One of the most profound rock 'n' roll moments of my life was sitting in the parking lot of the Lafayette Starbucks listening to Jawbreaker's 24 Hour Revenge Therapy and watching the sky get light, heater on, drinking the first cup of joe of the day; Kerouac preaching about the beautiful puff of clouds floating by from Oakland to the gates of Marin.
I once spun it across a suburban street in the rain with the woman most responsible for my writing career. I got rear-ended by a bunch of teenagers in a Maxima. I had red paint on my bumper; a bumper which may be one of the most magnificent examples ever fitted to any car, ever. It punched through their bumper cover. It went through the bumper itself. And the headlight. It cut into the hood. It wasn't just a bumper, it was a weapon. And you could fit a Marshall 4x12 speaker cab in the trunk. Barely, but you could. And of course, there was plenty of room for your Les Paul and amp in the back seat.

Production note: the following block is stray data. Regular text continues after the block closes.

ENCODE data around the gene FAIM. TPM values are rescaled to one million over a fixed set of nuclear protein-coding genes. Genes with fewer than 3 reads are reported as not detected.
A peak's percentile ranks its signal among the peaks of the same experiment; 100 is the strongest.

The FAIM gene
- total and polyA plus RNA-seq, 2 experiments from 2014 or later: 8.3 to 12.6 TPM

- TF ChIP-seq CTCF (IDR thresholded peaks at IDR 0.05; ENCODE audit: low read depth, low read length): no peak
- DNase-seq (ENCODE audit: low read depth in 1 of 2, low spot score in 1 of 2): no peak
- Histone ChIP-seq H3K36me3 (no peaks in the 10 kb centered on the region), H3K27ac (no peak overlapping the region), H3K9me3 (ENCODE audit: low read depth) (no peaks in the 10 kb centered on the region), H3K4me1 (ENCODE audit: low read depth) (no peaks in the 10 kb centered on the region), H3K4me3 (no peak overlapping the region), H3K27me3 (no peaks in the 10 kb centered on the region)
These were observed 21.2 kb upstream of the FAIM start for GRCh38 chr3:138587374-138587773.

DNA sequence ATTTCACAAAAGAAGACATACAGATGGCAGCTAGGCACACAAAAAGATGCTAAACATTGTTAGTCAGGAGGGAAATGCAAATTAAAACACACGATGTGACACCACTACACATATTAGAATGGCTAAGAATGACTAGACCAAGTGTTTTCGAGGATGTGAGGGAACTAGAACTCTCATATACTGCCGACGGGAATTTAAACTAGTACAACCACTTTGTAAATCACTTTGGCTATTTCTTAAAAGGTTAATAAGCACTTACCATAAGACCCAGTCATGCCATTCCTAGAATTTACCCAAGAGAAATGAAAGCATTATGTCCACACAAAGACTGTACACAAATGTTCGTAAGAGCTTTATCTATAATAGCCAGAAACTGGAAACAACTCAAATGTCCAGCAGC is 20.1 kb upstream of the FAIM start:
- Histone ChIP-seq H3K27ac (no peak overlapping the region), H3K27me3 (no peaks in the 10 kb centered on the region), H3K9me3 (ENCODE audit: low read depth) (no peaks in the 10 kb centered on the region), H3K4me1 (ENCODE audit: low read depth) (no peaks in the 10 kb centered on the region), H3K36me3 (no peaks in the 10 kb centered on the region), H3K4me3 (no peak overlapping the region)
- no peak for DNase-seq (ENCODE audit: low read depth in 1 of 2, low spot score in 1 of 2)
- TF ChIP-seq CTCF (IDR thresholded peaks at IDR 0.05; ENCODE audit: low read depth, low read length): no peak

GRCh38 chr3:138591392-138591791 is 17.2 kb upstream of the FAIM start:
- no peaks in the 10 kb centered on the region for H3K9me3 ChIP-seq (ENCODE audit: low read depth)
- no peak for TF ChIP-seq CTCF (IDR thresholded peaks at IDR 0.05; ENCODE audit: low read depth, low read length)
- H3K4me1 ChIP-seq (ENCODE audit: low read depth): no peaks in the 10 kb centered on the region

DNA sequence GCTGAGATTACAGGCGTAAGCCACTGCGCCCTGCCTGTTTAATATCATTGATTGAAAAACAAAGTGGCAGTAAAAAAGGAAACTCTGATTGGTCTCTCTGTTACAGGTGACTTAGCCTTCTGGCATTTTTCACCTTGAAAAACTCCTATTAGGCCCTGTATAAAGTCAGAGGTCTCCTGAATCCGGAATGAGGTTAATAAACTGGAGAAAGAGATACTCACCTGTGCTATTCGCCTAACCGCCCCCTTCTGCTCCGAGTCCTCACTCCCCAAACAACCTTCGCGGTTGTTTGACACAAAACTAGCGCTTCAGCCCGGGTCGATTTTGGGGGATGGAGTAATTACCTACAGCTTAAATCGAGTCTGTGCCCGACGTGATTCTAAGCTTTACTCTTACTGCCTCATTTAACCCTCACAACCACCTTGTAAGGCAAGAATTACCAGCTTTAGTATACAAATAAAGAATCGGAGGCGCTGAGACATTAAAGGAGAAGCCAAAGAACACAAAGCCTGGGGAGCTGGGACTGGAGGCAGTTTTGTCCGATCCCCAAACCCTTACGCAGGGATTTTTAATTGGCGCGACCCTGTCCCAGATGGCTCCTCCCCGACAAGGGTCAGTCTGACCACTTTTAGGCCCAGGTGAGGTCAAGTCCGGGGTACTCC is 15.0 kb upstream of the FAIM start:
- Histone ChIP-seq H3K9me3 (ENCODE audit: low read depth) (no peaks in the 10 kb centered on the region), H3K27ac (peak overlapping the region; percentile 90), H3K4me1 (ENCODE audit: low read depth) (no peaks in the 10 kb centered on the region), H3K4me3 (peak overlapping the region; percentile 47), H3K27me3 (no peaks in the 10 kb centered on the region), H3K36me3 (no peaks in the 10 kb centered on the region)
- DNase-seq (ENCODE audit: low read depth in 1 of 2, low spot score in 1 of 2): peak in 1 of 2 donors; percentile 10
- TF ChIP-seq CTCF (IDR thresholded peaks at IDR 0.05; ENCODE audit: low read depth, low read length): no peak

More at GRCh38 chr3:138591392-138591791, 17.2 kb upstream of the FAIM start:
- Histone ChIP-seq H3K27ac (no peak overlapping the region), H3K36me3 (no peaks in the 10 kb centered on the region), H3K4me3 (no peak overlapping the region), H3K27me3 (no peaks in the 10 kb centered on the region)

My Irish cousin Pierre, who occasional does stunt driving for movies and owns a Mini parts, repair and modification business in Dublin, came out to visit. Bombing down Van Ness after a 15mph tour of Lombard Street he exclaimed, "This is great! I feel like I'm in Bullitt!"
My friend Jeff and I would do what we called "The Loop" in it. We'd go from Moraga to San Francisco over the Bay Bridge, through the City and then across the Golden Gate, stop for a smoke at the vista point and then back over the Richmond Bridge. It was a late night thing. We'd get annoyed or frustrated and say, "Fuck it. Let's do the Loop." Sometimes we wouldn't get home until sunrise. One night, I forgot to put the gas cap back on on a pre-Loop fill-up. I left roughly a half-tank of Chevron Premium on the hills of San Francisco.
It nearly caught fire on the way to the shop to have the electrical system fixed. I was stuck in traffic with wisps of smoke seeping out of the cracks in the dash. The Petaluma PD pulled up during a parking session. I saw him go by out of the corner of my eye. We had just enough time to get dressed before he asked for our licenses and asked, "Are you okay, Miss Larson?" I suppose I wasn't doing that badly because she replied in the affirmative.